We Are Not Ourselves is “an epic of small events,” David L. Ulin of the LA Times writes. “By that I don’t mean its story is insignificant but quotidian: the particular struggles of the day-to-day.”
This book, in short, is a middle class assimilation story. Eileen Tumulty has had an unfortunate childhood, forced into the role of caretaker by her alcoholic parents. All she wants is to get out, get married, and leave all that behind her. Soon, she meets Ed and they settle down together, but Eileen’s hunger for the good life is not satisfied. She finds herself always yearning for a more lavish lifestyle, while Ed insists on a modest one.
Warning: this book is sad. It is very sad. It was difficult to read the last 33% of the pages, but the plot was just engaging enough that I couldn’t just give up. I owed it to the full characters, the decadent but somehow concise prose, the overall craftsmanship of the novel to finish, and I’m glad I did. I came away with the feeling that We Are Not Ourselves is more than just a powerful story, it’s an important story that needed to be told, no matter how sad. If reading it made me uncomfortable, then I was supposed to be. There are different types of sad, though. There’s good-sad, which leaves the reader with a happy aftertaste, and there’s sad-sad, which is kind of depressing and kind of beautiful at the same time. This is the second kind of sad.
Thomas switches between narratives to tell the story, but uses mostly Eileen’s voice, and never Ed’s, which was a small bit frustrating because we never get to see what’s going on in his mind, what he’s thinking, his rationalization behind certain actions. That is how Eileen was feeling as well, so the choice adds a layer of sympathy. It also takes place over the course of an entire generation. The pacing is unconventional though, and skims over years at a time to focus on key moments in Eileen’s family life. I was happy to find that it takes place in and around Manhattan.
Looking back, I can see the events in the novel with more clarity. While I was reading, everything seemed like the Worst Thing Ever. I do have a tip for readers who want to take on Thomas:
Go back and read the one-page prologue after you finish the book.
Things I didn’t like:
I’m not going to be all praise. I had some deeply fundamental problems with We Are Not Ourselves. One of them is Eileen. Poor, ignorant Eileen- she seems to be under the impression that if she can just have a nice picket fence house, that she will be happy. Why does she think this? I do not know. Sure, she worked her way up from a working class home, eyes on the American Dream. But once she breaks through into the middle class, and finds a partner who actually lives up to her impossibly high standards, she is never content. The more Eileen reached for a nice home and stable job, the more frustrated I got, to the point where, in the last few sections, I could not sympathize with her anymore.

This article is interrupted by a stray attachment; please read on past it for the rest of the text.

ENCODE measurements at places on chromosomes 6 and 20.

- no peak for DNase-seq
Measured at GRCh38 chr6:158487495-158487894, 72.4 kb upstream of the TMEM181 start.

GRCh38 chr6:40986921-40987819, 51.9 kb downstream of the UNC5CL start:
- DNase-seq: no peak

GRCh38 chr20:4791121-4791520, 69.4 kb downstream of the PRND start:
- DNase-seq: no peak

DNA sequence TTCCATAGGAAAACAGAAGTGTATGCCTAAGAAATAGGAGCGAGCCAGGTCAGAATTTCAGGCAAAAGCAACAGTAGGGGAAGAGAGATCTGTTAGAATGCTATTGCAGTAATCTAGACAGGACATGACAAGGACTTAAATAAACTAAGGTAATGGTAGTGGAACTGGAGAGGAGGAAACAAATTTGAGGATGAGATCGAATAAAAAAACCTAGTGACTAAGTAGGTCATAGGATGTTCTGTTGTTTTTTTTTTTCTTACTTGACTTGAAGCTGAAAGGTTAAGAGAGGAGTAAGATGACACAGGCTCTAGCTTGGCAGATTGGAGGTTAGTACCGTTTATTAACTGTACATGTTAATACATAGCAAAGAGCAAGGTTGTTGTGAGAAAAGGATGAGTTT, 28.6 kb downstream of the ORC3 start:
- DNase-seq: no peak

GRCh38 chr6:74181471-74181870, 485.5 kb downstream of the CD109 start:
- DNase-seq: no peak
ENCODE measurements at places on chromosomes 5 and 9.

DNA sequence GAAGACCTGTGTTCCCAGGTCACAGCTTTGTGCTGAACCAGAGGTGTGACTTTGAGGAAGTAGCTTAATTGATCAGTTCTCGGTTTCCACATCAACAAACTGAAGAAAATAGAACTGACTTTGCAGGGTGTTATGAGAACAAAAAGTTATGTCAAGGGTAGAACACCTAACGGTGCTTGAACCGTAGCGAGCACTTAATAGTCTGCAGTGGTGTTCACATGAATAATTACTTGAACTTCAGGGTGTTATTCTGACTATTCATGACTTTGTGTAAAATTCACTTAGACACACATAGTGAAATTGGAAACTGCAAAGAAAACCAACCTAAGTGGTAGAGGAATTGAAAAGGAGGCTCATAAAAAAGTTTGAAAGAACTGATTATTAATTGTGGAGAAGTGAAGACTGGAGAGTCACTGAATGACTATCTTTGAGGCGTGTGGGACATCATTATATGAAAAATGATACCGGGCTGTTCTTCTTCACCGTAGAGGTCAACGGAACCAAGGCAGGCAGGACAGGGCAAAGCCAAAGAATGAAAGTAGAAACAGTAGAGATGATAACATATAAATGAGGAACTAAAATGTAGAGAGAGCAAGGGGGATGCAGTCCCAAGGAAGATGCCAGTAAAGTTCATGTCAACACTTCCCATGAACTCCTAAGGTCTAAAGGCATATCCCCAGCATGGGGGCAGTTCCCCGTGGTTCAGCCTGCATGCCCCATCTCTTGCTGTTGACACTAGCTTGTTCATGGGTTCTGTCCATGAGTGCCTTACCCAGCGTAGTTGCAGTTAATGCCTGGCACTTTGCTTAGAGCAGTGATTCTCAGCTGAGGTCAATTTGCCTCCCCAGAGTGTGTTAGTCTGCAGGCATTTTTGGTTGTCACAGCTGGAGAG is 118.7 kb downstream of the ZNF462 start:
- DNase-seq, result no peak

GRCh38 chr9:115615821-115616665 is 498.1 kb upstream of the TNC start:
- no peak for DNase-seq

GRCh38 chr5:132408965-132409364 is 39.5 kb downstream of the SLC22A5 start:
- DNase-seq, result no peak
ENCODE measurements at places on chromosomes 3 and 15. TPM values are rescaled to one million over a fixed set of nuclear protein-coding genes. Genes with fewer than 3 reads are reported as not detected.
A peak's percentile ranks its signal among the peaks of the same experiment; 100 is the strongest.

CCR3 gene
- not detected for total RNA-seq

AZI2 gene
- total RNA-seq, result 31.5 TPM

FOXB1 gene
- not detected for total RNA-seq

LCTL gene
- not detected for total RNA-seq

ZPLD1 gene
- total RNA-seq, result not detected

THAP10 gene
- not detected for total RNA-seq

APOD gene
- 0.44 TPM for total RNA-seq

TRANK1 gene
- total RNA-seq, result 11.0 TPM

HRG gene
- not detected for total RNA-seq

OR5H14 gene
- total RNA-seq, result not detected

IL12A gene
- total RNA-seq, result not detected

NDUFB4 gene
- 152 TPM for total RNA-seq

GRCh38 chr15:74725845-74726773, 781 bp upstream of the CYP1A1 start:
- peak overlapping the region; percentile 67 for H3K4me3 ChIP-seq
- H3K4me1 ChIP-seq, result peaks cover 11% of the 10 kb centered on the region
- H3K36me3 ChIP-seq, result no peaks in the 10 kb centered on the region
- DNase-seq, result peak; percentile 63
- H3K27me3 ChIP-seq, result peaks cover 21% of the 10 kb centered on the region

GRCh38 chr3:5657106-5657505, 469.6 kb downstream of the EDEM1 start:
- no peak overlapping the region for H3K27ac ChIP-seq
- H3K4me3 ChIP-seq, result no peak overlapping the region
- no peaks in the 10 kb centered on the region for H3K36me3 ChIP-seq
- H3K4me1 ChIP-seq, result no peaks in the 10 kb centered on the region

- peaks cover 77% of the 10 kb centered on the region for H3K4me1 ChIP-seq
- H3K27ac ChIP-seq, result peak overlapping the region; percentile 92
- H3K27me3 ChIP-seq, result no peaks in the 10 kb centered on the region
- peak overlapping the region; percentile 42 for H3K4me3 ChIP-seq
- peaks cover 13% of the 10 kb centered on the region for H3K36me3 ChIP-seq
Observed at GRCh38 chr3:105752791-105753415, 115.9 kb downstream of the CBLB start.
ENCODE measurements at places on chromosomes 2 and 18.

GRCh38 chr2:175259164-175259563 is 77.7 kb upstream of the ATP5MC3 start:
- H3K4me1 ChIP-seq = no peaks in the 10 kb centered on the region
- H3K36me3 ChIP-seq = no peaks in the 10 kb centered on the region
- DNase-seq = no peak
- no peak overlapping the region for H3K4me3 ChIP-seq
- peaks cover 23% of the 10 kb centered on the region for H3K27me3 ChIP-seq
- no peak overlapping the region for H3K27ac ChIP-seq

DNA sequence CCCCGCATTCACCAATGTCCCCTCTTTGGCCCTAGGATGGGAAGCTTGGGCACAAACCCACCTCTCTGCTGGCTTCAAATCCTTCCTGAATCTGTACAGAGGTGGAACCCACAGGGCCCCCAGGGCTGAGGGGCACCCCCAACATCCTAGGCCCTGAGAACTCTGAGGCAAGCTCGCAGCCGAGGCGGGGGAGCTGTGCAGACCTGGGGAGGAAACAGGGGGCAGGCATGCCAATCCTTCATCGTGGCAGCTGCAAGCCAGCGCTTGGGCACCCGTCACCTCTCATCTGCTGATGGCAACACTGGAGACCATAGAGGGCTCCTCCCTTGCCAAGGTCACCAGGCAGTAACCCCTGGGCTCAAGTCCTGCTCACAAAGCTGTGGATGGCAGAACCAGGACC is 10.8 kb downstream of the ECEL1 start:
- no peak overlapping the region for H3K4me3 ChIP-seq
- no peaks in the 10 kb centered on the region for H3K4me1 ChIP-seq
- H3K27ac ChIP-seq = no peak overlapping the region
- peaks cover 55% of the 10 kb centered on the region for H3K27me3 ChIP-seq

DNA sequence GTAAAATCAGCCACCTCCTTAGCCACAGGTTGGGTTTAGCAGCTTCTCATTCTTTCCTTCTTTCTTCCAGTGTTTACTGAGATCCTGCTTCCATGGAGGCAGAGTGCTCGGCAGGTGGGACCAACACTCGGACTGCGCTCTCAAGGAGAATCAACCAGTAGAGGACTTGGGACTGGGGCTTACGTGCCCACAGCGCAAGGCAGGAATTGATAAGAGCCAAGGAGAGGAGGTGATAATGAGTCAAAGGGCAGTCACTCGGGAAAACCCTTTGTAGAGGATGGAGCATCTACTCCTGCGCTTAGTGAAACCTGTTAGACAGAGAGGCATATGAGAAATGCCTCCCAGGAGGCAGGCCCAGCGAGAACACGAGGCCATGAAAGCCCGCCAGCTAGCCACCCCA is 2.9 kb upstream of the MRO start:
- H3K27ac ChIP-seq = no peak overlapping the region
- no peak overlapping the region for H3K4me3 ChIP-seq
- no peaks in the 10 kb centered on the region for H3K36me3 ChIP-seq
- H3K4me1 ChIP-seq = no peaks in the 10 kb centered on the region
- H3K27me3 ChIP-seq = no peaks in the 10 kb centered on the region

The other, bigger problem I have is with Thomas’s depiction of the younger generation. Alright, time to crack my knuckles and get down to it. I am 20 years old. I am in college, and heavily reliant on my family for monetary support. (Yeah, I said it!) Want to know why? I am entirely, 100% sure that at the level of quality education my university offers, I cannot hold down a job in addition to being a full-time student. Student life is hard enough, and I barely find a way to get by as it is. My mental health is a very fragile thing, as several of my professors can attest to.
Now here’s how Matthew Thomas describes young adolescents, the group as a whole: ungrateful, “entitled.” “This younger generation has no respect.” Irresponsible, unable to give anything up for what is morally right. Especially Connell, who knows that what he’s doing is the wrong thing, but he’s just too damn stubborn to stoop down and help out. This, frankly, is utter crap. Considering just last weekend was the Project for Awesome, where hundreds of young adults advocated for and participated in activist movements, I know that there is so much good in my peers. We can – we have made a difference for the positive. It makes me so sad to see this book filled with so much condescension. Yeah, we’re pretentious little shits. I get that. But we’re not bad people, and we do know right from wrong. It’s not like, after the age of 30, you suddenly stop making mistakes. It’s just that the mistakes you make in your 20s have a greater impact for some reason.